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Watching the Detective

Credit: dynamosquito (CC BY-SA 2.0)

By Tim Hannan

Studies of neural activity in viewers of Sherlock reveal how we connect story elements.

Over the past century, research in cognitive neuroscience has enabled the development of a consistent and testable theory of how we perceive and remember individual pictures and words. Yet one question has continued to trouble researchers: how does the brain enable us to understand and recall a series of discrete words and pictures as a continuous story? A team of American researchers believes it may have solved this problem, with the assistance of Sherlock Holmes.

The paradigm employed in most research into human perception and memory has required participants to perceive and memorise lists of words or photos. Yet human experience involves much more than the perception and recall of discrete elements: we experience, perceive and remember our lives as a continuous, meaningfully connected stream of events. Somehow the brain is able to process these elements into a coherent and memorable whole.

The process we use to achieve this task is loosely termed “chunking”. Although this is a long-held and generally accepted theory, the neural mechanisms for it have remained little known. Recently, researchers have begun to employ functional imaging techniques such as fMRI to observe how the brain reacts during perception and recall of experiences, especially those requiring the processing of related events.

In a series of studies, a team of researchers from Princeton has used episodes of the BBC series Sherlock to observe how the brains of viewers react to connected scenes. While undergoing an fMRI scan, one group watched the episodes as usual while the other listened to an audio description of the storyline. Some of the participants had viewed the show previously while others were seeing it for the first time.

The first interesting finding was that the ongoing neural activity in the brains of participants was interrupted by irregular “jumps”. These jumps occurred intermittently during viewing of the episodes: some after a few seconds, and others after several minutes.

The researchers understood these different time scales to reflect participants’ attempts to connect various story elements together. This occurred quickly on occasions, with more complex associations taking longer periods.

Notably, the same pattern was observed in both groups of participants, whether they were viewing the episode or listening to the audio description. Thus it seemed to relate not to variations in the perceptual input but to higher-level processing of the story itself. Further analyses demonstrated that the jumps corresponded to the points in the episode that participants later identified as changes in scenes.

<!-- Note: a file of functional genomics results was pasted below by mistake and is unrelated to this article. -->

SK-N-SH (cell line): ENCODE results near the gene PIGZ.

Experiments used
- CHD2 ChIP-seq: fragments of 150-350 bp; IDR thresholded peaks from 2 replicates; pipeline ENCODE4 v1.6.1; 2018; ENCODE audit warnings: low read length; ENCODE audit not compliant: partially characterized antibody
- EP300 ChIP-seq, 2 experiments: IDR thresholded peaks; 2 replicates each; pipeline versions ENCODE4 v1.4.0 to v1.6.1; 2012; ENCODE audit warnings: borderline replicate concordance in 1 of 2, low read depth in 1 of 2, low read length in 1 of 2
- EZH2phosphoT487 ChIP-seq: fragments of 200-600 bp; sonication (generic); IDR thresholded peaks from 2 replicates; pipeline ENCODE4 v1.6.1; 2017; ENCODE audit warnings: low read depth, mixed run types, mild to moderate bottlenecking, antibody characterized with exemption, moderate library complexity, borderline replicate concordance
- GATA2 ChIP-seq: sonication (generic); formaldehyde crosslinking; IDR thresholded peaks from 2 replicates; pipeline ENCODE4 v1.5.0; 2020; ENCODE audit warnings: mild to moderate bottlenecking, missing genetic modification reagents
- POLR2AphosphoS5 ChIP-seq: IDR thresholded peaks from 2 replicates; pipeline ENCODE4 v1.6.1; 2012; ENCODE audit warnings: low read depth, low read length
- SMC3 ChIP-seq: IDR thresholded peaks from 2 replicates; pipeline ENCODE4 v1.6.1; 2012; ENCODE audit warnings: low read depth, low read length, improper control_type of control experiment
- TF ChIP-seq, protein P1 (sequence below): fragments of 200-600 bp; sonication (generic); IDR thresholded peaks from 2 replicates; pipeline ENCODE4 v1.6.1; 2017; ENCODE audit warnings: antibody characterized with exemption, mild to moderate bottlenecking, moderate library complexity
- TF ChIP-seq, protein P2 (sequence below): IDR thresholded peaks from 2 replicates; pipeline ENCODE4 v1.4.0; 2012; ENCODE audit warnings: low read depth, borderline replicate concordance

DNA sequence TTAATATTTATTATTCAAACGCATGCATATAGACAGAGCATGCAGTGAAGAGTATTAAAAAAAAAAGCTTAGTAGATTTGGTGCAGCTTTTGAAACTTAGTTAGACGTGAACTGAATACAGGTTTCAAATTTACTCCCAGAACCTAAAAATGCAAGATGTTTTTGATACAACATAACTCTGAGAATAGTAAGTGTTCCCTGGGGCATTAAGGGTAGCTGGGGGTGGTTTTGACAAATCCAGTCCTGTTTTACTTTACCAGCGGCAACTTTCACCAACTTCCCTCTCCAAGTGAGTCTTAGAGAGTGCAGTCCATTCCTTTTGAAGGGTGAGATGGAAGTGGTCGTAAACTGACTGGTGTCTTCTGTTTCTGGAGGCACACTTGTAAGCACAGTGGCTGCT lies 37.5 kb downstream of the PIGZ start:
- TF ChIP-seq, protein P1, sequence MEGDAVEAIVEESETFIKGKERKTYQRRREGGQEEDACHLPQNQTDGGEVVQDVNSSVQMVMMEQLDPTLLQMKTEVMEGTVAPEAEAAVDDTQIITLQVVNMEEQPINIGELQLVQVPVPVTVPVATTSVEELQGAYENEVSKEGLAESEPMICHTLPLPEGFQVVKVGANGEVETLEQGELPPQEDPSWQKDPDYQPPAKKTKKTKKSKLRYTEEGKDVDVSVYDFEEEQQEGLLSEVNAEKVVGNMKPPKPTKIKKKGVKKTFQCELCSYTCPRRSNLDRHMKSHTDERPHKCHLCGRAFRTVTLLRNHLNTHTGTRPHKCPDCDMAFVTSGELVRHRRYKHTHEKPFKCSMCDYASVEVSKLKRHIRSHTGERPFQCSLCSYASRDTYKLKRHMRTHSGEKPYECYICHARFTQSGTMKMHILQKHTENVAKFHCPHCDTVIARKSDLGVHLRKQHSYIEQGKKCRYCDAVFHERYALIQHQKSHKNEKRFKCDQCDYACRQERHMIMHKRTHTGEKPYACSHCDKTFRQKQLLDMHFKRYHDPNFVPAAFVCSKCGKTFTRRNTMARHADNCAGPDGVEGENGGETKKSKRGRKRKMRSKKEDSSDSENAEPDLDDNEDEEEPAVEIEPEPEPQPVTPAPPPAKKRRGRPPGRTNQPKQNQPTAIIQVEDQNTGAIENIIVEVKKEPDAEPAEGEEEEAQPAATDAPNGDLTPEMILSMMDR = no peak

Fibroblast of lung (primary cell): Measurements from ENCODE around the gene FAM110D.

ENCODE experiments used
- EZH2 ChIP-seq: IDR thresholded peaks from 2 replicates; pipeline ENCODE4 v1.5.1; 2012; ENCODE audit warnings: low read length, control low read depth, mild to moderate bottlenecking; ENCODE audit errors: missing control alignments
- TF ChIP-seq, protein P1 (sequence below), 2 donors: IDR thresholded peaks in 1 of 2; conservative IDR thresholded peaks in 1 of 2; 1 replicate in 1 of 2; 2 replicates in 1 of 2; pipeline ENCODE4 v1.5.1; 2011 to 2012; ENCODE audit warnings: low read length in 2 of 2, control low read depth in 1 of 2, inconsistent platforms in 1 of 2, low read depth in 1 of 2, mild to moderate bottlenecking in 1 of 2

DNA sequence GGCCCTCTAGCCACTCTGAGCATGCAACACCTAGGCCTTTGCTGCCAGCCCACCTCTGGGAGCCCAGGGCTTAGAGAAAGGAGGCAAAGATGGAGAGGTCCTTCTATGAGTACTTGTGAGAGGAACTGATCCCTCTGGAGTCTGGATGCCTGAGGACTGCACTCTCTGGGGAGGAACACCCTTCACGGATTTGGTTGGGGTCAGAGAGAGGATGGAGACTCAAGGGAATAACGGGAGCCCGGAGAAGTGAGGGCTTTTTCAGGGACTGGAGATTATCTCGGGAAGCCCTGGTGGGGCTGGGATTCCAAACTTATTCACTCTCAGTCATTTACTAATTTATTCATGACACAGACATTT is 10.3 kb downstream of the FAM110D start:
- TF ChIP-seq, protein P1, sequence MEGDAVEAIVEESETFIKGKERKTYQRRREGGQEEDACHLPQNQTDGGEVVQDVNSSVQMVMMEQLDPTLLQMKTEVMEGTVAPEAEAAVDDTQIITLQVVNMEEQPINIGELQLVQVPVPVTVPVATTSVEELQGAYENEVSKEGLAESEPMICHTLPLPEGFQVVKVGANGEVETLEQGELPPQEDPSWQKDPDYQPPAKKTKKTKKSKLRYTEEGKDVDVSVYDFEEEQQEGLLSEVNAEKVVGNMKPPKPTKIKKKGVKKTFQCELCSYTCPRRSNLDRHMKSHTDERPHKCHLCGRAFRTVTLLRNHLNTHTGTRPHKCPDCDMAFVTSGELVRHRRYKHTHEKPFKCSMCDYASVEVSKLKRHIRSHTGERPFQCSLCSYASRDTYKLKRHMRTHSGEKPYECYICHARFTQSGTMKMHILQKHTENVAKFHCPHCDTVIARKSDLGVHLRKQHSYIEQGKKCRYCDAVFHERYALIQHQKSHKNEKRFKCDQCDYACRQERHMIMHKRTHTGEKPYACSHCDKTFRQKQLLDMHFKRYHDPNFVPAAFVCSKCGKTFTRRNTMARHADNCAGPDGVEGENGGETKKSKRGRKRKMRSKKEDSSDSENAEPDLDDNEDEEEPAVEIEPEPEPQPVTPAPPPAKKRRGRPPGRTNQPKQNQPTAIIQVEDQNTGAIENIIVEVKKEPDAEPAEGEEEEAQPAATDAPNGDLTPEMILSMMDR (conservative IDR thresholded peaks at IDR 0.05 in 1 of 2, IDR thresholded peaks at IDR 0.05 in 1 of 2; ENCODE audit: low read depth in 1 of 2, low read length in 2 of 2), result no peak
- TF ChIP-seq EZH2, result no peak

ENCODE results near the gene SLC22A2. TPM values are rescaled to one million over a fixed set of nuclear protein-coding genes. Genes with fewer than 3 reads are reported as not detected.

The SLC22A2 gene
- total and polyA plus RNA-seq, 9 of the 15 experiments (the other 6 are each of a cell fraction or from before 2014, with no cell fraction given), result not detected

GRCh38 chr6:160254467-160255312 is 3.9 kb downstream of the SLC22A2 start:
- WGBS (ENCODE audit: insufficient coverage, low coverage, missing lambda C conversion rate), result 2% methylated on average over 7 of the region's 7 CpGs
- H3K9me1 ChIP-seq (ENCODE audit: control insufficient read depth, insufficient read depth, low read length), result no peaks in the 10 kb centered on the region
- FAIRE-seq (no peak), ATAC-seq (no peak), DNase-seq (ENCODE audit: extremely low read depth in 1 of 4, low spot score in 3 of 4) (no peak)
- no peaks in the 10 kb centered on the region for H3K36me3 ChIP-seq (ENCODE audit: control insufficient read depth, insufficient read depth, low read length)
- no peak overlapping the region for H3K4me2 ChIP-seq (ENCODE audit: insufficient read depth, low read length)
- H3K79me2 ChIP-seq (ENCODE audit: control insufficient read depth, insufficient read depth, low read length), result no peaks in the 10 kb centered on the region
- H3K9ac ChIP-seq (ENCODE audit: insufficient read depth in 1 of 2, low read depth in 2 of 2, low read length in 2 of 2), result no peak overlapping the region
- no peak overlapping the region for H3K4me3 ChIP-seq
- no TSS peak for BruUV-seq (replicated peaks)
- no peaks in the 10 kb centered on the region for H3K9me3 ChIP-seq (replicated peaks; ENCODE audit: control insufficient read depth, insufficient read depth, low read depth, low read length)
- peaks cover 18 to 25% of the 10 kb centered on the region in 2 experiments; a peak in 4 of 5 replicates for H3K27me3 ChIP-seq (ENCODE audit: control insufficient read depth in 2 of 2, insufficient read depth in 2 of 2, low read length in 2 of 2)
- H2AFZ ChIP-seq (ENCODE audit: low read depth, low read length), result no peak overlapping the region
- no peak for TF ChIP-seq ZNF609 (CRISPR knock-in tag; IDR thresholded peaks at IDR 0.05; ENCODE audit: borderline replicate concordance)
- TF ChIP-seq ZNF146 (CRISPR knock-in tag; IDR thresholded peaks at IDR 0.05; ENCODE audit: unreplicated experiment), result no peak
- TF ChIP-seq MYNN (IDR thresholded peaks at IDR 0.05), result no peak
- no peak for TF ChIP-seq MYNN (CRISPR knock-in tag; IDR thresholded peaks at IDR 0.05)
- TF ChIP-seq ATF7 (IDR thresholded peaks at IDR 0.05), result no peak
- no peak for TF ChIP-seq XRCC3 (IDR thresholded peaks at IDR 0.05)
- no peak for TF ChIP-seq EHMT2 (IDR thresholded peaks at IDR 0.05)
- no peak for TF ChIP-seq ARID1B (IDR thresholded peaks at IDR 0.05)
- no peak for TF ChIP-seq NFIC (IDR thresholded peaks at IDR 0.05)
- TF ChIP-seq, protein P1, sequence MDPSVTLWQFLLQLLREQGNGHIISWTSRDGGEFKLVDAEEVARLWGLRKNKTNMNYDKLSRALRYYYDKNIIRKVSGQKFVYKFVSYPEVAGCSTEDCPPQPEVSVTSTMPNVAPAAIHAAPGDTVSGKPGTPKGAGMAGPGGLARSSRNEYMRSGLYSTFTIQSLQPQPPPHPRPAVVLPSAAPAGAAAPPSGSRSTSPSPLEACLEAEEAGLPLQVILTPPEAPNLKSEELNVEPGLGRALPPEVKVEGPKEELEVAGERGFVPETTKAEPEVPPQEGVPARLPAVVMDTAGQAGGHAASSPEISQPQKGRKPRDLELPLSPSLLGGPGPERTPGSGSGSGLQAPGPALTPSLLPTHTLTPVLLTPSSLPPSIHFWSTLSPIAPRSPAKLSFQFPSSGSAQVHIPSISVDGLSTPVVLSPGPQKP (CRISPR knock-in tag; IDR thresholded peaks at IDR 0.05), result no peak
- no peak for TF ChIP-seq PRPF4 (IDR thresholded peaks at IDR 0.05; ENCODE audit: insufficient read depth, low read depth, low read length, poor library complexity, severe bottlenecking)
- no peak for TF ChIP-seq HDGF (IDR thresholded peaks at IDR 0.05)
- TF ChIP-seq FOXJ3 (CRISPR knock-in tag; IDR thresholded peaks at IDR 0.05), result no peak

A further finding was that the patterns of activity differed between those who had seen the show previously and those who had not: the participants who were familiar with the storyline had slightly earlier “jumps” than those who had not, suggesting that they were able to anticipate the connections between story elements.

Finally, the researchers also asked the participants to describe the storyline from memory, while continuing to have their brain activity monitored. The same sequence of jumps were observed during this recall phase as had been observed in the initial presentation of the show – and in the same order.

The fMRI indicated activation of the hippocampus at the end of each of the jumps, and that the strength of the activation was associated with the quality of recall of details of the storyline. This finding is consistent with the previously established view that the hippocampus is essential for learning new information, and supports the claim that it does so by assisting the chunking of information into memorable elements.

The studies elegantly demonstrated that it is possible to identify the neural processes underlying the chunking of information to facilitate understanding and remembering.

So why did the American neuroscientists use the BBC’s Sherlock? Well, for the researchers it’s elementary: the methodology called for material that was sufficiently complex to activate the brains of participants, and this ruled out many of the television shows produced on their side of the Atlantic.


A/Prof Tim Hannan is Head of the School of Psychology at Charles Sturt University, and the Past President of the Australian Psychological Society.